Views
6 months ago

April 2018

2018

2018 • Voted by New Zealanders • 2018 TRANSFORMING EYE HEALTH THE ULTIMATE OPHTHALMIC COLLABORATION At Specsavers we are focussed on providing the highest levels of optometry and dispensing care in all our New Zealand and Australian stores. Our equipment and technology strategies, our close working relationships with ophthalmology and various eye disease stakeholders alongside our major investments into dispensing qualifications all contribute to a singular purpose – to transform the eye health of New Zealanders and Australians. So, if you’re concerned at the 50 per cent undiagnosed glaucoma cohort and the under-indexing of diabetic retinopathy screenings; if you’re worried that available in-store technology isn’t being used on every patient due to extra fees and charges; and if you’re alarmed at the under-investment in professional dispensing programs and technology – then we urge you to talk to us about how you can make a genuine impact at Specsavers. We’re on a clear mission to transform eye health in New Zealand and Australia – and we’d like you to join us on that mission. To ask about optometry and dispensing roles right across the country at all levels, contact Chris Rickard on 027 579 5499 or chris.rickard@specsavers.com, alternatively visit spectrum-anz.com for all the opportunities. Reader’s Digest Quality Service Award 2018 • Voted by Australians • 2018 Reader’s Digest Quality Service Award AITD Voted by New Zealanders Reader’s Digest Quality Service Award 2017 Best Customer Service in AU Optometry 2018 Best Customer Service in NZ Optometry Best Talent Development Program 2017 Best Talent Development Program 2017 Best Customer Service in NZ Optometry 2017 Millward Brown Research No.1 for eye tests 2016 Excellence in Marketing Award 2016 Retail Store Design Award 2016 Retail Employer of the Year 2015 2018 Transforming eye health 2 NEW ZEALAND OPTICS April 2018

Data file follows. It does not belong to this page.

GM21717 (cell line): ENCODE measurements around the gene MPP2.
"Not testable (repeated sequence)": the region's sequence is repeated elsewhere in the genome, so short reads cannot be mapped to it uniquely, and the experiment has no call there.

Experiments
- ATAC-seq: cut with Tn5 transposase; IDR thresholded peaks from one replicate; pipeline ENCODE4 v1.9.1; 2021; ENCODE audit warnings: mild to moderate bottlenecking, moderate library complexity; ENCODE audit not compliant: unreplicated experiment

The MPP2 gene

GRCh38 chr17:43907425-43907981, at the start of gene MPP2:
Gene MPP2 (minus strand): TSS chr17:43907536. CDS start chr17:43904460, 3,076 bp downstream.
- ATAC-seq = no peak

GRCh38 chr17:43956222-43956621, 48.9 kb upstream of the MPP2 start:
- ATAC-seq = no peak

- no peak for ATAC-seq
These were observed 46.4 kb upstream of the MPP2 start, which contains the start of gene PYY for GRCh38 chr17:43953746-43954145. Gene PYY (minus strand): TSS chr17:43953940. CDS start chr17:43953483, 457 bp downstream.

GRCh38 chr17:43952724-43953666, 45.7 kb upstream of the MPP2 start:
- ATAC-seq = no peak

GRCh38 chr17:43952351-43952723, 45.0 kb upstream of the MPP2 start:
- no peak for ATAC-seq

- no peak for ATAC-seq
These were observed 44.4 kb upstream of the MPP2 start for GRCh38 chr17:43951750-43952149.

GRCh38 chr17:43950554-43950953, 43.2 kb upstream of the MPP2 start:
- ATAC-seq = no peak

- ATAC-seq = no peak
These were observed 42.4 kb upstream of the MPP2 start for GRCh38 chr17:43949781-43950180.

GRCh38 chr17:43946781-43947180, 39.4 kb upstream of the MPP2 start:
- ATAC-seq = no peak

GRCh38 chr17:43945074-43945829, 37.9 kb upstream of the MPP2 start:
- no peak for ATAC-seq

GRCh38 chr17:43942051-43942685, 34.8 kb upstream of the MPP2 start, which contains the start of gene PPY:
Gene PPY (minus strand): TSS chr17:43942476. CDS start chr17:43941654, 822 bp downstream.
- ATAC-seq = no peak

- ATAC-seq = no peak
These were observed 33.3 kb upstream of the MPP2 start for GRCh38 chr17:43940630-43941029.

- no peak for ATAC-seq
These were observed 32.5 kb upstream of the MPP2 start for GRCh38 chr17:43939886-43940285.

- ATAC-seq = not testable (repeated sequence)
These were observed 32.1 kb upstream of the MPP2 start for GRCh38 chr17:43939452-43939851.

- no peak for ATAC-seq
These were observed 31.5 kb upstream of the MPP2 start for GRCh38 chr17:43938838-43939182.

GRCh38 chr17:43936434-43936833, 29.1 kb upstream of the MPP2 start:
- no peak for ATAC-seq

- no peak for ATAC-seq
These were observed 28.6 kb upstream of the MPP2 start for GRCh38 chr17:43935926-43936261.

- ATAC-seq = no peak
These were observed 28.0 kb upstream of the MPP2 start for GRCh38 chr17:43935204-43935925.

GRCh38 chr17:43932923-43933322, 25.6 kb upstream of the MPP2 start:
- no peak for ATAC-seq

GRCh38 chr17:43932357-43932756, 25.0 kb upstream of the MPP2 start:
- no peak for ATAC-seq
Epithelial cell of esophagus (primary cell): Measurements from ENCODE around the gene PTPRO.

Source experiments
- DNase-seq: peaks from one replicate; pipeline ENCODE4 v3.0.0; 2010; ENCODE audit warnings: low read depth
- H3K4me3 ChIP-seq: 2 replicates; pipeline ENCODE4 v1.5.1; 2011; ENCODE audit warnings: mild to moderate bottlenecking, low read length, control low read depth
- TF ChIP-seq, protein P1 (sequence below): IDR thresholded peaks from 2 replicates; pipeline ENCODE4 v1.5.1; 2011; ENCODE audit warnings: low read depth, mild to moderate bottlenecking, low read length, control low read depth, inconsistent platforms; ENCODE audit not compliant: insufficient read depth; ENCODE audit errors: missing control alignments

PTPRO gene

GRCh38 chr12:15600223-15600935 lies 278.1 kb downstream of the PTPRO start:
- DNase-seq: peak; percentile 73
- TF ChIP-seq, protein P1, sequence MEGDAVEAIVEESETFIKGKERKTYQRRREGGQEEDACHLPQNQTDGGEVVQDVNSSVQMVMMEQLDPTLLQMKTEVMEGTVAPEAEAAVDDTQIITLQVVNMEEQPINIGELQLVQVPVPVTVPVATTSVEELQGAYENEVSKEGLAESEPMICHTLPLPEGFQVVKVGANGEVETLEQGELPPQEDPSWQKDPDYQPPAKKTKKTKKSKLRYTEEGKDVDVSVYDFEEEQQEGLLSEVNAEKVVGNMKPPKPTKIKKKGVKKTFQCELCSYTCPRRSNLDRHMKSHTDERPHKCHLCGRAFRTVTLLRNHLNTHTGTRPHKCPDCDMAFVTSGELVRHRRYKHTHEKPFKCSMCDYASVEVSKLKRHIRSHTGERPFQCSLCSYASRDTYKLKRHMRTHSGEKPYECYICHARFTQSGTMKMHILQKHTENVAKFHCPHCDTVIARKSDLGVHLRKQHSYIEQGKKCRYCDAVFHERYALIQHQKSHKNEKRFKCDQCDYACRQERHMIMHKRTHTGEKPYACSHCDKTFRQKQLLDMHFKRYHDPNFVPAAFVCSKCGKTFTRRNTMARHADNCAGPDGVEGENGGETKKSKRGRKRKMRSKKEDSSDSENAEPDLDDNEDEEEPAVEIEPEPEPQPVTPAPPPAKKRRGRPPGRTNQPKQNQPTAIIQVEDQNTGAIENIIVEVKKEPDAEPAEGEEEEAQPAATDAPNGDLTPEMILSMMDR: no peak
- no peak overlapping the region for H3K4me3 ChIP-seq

Oculo rolls out in NZ Oculo says it will now be rolling out its cloud-based secure messaging and clinical communication software, designed to better connect optometrists and ophthalmologists, in New Zealand over the next few of months. The launch will be kicked-off through Oculo’s agreement with Specsavers, which has signed a multi-year commitment to use Oculo on both sides of the Tasman. But Oculo is keen to sign up as many optometrists and ophthalmologists to its technology as possible to enable consistency in the quantity and quality of data shared. Oculo’s software provides a secure, online system for optometrists to identify ophthalmologists with particular specialities and to safely share clinical records, including patient data, photos and scans for referrals. The system was the brainchild of Professor Jonathan Crowston, managing director of the Centre for Eye Research Australia (CERA), and Peter Larsen, director of CERA and Specsavers optometry director. It was spun out from CERA as a standalone company in 2015. The Australian roll-out began in April 2016 and it’s now employed by more than 1,700 optometrists and 440 ophthalmologists, managing over 200,000 patients across Australia. An agreement with Glaucoma Australia last year also allows eye care professionals to refer patients directly to the charity for help and support. “Oculo is a fundamental component of our ability to measure clinical activity and outcomes,” said Larsen. “Through Oculo, we can access data on detection, referral and diagnosis rates to further improve clinical standards and contribute to transforming eye health in Australia and New Zealand. For example, Specsavers-wide Oculo screen shot Oculo data will provide us with the evidencebase to show how we are closing the gap on undiagnosed glaucoma in Australia and New Zealand. That sort of information has not been available before and helps not just us and our optometrists, but also government and other health stakeholders. It adds value because it allows us to specify the Oculo’s Dr Kate Taylor and Specsavers’ Peter Larsen impact we are making on patient wellbeing.” “There is so much innovation in eye care – the technologies available for diagnosis and management are really exciting,” said Dr Kate Taylor, Oculo’s CEO. “So more than ever, it’s important to use technology to enhance clinical communication so that practitioners can share digital information to increase the quality and efficiency of patient care.” Background Oculo was developed by CERA, a not-for-profit medical research institute based at the Royal Victorian Eye and Ear Hospital (RVEEH) in Melbourne, in collaboration with Specsavers, OPSM, and Bupa Optical. Its aim is to promote the efficiency and quality of clinical communications to support collaboration to improve eye care; to “be better than a letter,” said Prof Crowston, chair of Oculo, at the company’s launch back in 2016. “The team has invested thousands of hours to develop privacy and data security controls that mean that correspondence by Oculo is indeed better than a letter, and so much more. It has intelligent prompts and other features to enhance the quality of referrals and to create a shared eye e-health record.” Oculo’s major shareholders are CERA and an angel investor who had a life-changing intervention at the RVEEH and wanted to give back. No other individual or corporate involved in optometry or The hard end of eye health EDITORIAL This month we are proud to include a handful of dedicated low vision stories and opinions, including an amusing view from the dark side (as he calls it) from our wonderful new low vision columnist, Trevor Plumbly (p6). Some put low vision patients in the too-hard or too-scary basket. But as these stories show there’s lots that can be done to help New Zealand’s low vision community and optometrists, new and experienced, are ideally positioned to help them lead more fulfilling lives, however bad their vision. One well-known low vision patient advocate, John Veale, has often been quoted in NZ Optics’ pages championing this area, saying how rewarding it is to help people with low vision, especially as their relatives and friends often choose to become your patients as well. The major causes of low vision will, of course, be a key topic at this year’s unmissable RANZCO NZ Branch conference in mid-May, which once again incorporates parallel meetings for our ophthalmic nurses and our orthoptists. We’ve got the inside scoop, hot-off-the press, about this year’s programme and keynotes. Plus, we’ve had a look at what’s on in Auckland around the same time for all the out-of-towners visiting. We’ve also got all the happenings from sister conferences in Australia, past and future, and there’s news about RANZCO’s Eye Foundation, ORIA and a new worm that’s been found in patients’ eyes in the little-known Mariana Islands (p10-18). We also celebrate New Zealands’s hosting of the very well-received and smoothly organised (well done guys) Retina International world conference (p21) and the work of our combined School of Optometry and Vision Science and Department of Ophthalmology’s Summer students (p20). Meanwhile Style-Eyes tackles the lighter end of the eye health spectrum with a look at how pop-up stores could mean extra revenue and customers for the more entrepreneurial among you, and Chalkeyes gets his typing in a tizz about the lack of decent, compatible practice software tools on the market (p26). But then again, Oculo (p3) and 1stGroup (p23) might be able to help! Enjoy, and please get in touch if you’ve got an issue you want us to cover or you want to comment on anything in NZ Optics. We always love to hear from you. Next month: all the happenings from CCLS NZ, the Ocular Therapeutics Conference and Excellence in Ophthalmology Lesley Springall, editor, NZ Optics ophthalmology has any stake. ▀ 0800 55 20 20 First Sanderson Scholarship Less than a year after announcing the establishment of the Gordon Sanderson Scholarship, Glaucoma New Zealand (GNZ) has announced its first awardee – Hilary Goh, a fifth-year medical student for her summer research project investigating nailfold capillary abnormalities in glaucoma. Goh, who undertook her research project within the Department of Ophthalmology at the University of Auckland, is one of the top medical students at the University, said Professor Helen Danesh-Meyer, chair of GNZ. “She is razor sharp, dedicated and great with patients. She was a natural fit for the project as it was very demanding.” Goh’s project explored whether nailfold capillary health can be used as a biomarker for glaucoma progression, based on the hypothesis that glaucoma involves vascular dysautoregulation, explained Prof Danesh-Meyer, who was also Goh’s supervisor for the project. “There is some evidence to support this from Harvard which demonstrates there is a difference between the nailfold capillary of glaucoma patients compared to controls. Hilary’s project is an extension of this work to see if it correlates with glaucoma severity and progression.” Presenting her work at the Auckland Summer Student Symposium in March (p21), Goh concluded that primary open angle glaucoma (POAG) patients did indeed have nailfold capillary (NFC) abnormalities and abnormal NFC is associated with increased risk of POAG and more severe visual field loss. However, more studies were needed as was an improved capillary grading system, she said. Prof Danesh-Meyer said GNZ decided to award the first scholarship this year as they had received a number of pledges and donations since announcing the new scholarship in August last year. The scholarship was set up in honour of the much-admired Associate Professor Gordon Sanderson, a founding trustee of GNZ, who died earlier in the year. “Gordon was very passionate about GNZ and the prevention of blindness from glaucoma. He was Hilary Goh, recipient of the inaugural Gordon Sanderson Scholarship from Glaucoma New Zealand a huge advocate for students and relished seeing students involved in research,” said Prof Danesh- Meyer. “I know from personal experience that Gordon always helped provide opportunities to students to be involved in eye research. I was one of these students. GNZ is committed to ensuring his passion for students and research is continued through this scholarship.” GNZ will be advertising for applications for the 2019 scholarship from June this year. The scholarship is available to medical and optometry students, ophthalmologists or optometrists undertaking research or teaching experience in glaucoma from the Universities of Auckland, Otago or Sydney as these institutions had close ties with A/Prof Sanderson. To find out more or to contribute to the Gordon Sanderson Scholarship fund, please visit www. glaucoma.org.nz. ▀ To read more about the 2017-2018 Summer student projects, please turn to p21. www.re.vision.nz Dr Trevor Gray April 2018 NEW ZEALAND OPTICS 3